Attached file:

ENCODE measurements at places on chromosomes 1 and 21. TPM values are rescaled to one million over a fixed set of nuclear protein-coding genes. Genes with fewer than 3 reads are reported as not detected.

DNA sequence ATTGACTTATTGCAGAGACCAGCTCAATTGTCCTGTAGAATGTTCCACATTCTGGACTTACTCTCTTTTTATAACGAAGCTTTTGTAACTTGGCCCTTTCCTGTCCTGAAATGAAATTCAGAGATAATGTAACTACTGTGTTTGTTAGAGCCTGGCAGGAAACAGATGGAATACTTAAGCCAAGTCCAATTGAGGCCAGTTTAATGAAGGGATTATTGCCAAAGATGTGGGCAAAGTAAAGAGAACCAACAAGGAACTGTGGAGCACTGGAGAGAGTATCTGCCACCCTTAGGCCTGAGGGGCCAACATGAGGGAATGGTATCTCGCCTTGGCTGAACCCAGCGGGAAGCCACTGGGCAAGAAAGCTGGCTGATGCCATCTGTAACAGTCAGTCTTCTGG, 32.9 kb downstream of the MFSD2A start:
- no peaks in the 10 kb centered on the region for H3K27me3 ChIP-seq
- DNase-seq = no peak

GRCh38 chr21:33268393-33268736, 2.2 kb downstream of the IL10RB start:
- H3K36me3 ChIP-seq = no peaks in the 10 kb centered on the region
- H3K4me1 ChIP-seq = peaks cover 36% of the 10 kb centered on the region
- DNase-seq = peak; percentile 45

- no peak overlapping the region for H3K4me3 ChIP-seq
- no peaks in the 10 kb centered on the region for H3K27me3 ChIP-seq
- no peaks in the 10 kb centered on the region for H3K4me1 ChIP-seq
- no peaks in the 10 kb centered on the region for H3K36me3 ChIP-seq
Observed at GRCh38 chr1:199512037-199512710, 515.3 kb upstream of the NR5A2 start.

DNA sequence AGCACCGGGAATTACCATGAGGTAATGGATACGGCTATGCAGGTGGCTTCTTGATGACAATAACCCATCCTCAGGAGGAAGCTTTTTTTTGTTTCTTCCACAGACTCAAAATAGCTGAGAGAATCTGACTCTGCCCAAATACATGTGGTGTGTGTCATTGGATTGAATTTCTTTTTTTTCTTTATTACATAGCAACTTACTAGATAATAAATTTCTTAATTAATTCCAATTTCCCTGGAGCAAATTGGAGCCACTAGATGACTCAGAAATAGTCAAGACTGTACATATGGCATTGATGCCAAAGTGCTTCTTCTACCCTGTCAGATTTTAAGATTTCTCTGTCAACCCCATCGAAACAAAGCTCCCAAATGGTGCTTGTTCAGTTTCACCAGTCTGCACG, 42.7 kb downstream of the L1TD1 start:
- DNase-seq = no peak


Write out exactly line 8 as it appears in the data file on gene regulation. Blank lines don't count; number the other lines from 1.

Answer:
- DNase-seq = peak; percentile 45